We've been linking what we DO to who we BE.

It's also why self-doubt, insecurity and even self-loathing continue to plague leaders and people in general today.


Most of my public speaking clients come to work with me because they want to increase their confidence when they present. But what they may not always realise is what they need to do:

  1. Distinguish between self-confidence and self-esteem

  2. Disconnect their value from their actions (and presentation outcomes)

  3. And finally, take very specific actions to increase their self-confidence (which I'll address in article 2)

So what is self-esteem, and how do we get it?

For me, self-esteem is like the moon, it waxes in the light and wanes in the dark.



Or does it?


Of course it doesn't. The moon is the moon is the moon, we know that only its position changes, determining the amount of light that it reflects back to us. It's all about perspective.

The moon is pretty valuable to us as humans. According to NASA, "The brightest and largest object in our night sky, the Moon makes Earth a more liveable planet by moderating our home planet's wobble on its axis, leading to a relatively stable climate. It also causes tides, creating a rhythm that has guided humans for thousands of years."


Its intrinsic value doesn't change depending on how much or little light touches it. It simply is valuable - all the time. The same applies to us as human beings.





However, when things are going great, and we're basking in the light of our lives, for most of us, self-esteem flies through the roof. But in the tougher, darker times, we become a sliver of ourselves.

Most people view our sense of intrinsic value, and worth as waxing and waning, depending on what we do, how attractive we are, what we've achieved, the money we have, how skinny we are, how intelligent we are etc.


Our thoughts and perspective we choose about our intrinsic value, causes our level of self-esteem to wax and wane in direct correlation to how esteem-able we think we are at any given point in time.

But here's the thing, who we are in our essence is invaluable, and our worth as human beings is immeasurable no matter what.


Just because you exist as a human being - you are infinitely valuable.

This never changes, and nothing could every make you more or less valuable. Nothing. Period.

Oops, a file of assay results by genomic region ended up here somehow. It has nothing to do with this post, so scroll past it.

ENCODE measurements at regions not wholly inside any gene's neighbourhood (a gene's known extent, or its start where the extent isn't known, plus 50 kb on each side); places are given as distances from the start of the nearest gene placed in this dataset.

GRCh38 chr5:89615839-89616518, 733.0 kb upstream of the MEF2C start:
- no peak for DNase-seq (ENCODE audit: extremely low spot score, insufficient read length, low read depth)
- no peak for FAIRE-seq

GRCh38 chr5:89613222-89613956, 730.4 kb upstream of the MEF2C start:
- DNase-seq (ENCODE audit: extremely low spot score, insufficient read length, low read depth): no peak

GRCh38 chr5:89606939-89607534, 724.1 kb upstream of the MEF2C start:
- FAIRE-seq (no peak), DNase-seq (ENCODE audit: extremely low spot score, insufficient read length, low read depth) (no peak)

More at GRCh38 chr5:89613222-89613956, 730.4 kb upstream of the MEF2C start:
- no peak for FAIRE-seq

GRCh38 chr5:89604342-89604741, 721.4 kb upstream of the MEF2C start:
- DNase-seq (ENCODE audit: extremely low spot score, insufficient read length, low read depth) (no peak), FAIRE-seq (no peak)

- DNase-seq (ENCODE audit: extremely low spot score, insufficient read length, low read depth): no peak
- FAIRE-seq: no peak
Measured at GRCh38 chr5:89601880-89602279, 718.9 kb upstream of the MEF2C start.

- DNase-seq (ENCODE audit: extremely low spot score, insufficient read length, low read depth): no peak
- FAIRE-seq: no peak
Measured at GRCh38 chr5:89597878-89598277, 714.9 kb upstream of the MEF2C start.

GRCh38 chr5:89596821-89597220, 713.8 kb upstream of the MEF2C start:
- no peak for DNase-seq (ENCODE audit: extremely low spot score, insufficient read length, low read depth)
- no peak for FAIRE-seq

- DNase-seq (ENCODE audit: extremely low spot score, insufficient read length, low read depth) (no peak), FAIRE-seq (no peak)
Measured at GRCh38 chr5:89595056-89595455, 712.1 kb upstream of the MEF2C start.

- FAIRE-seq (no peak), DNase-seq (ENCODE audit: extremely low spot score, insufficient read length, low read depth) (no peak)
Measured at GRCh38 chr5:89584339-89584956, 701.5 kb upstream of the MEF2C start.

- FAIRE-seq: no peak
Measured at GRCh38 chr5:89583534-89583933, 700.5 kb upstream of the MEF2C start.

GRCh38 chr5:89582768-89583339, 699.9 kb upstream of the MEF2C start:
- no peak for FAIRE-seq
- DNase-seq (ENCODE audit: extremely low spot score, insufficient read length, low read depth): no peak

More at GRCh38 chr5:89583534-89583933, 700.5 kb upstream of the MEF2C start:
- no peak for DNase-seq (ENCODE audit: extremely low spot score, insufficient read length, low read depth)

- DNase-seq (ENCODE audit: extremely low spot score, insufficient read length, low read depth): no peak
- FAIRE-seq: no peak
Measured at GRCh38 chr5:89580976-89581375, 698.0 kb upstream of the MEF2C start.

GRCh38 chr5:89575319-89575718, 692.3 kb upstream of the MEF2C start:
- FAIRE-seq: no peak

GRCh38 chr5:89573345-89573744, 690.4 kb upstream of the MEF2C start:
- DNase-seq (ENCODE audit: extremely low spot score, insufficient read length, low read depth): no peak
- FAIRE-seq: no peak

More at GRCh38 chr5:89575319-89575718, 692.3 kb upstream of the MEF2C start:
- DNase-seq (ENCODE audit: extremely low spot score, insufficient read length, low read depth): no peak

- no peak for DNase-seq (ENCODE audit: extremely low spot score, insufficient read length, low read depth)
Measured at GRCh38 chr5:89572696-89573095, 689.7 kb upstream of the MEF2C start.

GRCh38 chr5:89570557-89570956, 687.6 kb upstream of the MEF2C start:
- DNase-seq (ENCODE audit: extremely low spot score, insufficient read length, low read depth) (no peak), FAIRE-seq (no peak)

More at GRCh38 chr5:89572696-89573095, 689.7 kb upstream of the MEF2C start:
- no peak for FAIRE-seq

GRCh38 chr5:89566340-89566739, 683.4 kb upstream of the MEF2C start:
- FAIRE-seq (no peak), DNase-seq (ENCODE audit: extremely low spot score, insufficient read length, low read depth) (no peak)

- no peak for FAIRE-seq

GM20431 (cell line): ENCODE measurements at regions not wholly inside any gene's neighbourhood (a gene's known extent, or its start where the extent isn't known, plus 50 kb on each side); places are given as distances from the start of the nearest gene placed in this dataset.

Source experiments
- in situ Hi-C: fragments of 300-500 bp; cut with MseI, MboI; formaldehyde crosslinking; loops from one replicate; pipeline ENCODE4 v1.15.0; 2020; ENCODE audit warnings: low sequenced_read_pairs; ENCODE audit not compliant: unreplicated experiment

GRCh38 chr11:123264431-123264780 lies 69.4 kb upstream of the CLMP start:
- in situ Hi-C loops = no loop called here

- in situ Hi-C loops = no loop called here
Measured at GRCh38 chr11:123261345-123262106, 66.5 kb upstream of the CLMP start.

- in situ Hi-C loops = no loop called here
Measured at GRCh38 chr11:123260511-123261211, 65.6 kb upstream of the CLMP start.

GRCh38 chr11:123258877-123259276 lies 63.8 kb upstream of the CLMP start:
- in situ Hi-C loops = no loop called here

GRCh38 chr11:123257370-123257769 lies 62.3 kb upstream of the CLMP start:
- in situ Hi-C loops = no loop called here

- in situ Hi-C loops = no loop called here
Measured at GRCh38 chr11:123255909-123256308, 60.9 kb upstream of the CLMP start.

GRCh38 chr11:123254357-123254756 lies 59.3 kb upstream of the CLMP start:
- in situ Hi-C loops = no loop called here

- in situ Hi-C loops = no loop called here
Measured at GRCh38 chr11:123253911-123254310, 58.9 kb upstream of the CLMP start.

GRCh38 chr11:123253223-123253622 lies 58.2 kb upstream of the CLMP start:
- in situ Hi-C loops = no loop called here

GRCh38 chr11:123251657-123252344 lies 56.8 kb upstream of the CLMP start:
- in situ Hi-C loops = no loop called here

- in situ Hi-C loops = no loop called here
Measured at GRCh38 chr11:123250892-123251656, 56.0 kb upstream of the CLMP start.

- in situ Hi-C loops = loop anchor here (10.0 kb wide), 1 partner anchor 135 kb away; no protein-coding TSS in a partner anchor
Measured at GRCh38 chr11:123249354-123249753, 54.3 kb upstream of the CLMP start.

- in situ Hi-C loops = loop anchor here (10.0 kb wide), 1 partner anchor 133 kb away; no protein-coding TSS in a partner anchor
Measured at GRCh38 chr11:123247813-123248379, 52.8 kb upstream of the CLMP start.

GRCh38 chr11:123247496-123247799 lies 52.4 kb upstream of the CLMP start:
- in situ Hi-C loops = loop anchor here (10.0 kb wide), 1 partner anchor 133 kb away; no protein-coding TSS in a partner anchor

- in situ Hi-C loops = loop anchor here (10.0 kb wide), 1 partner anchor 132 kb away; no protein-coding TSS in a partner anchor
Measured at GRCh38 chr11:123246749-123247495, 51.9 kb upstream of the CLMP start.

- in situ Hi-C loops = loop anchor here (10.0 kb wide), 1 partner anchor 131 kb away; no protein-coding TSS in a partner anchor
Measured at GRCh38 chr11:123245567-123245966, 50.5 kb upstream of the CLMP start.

Self-esteem is the value or worth we hold as true about ourselves. It is unconditional.

When it comes to how we present ourselves in life, or deliver presentations, the greatest challenge some of us need to overcome is in not hinging our self-worth and value on whether we make mistakes or not, whether we deliver great presentations, whether we're good leaders, parents, friends, or on anything else.

As self-esteem goes down, it either drags self-confidence with it, or converts it into icky arrogance that's worn as armour to hide the truth about how we really feel about ourselves.

It starts with recognising that if our value never, ever changes, the only thing that does is our self-confidence, and both are completely within our control to change and manage. That is the essence of, and power of self-leadership.


How do we get self-esteem?


It's not something we 'get'. It's something we already are. We need to stop de-valuing ourselves. Awareness is everything, and instead, we can start connecting to our intrinsic value by consciously choosing to shift our perspective about from what we DO to who we BE.

So then what is Self-Confidence, and how do we get it for once and for all?


In my next article, part 2/3, we take a closer look at why I say that confidence is like a 3-legged table. When we know what it is, and how to get, we needn't ever sacrifice our essential worth for it ever again.

What would that mean to you as a leader, as a presenter, if you could develop a level of self-esteem and confidence that never needs to wane again?


What do you think that would empower you to do better, and what would that mean to you if you could?


If there's something that resonates with you, I'd love to hear from you. I always read my own emails and if you message me, I'll respond personally.


All the best,

Bonita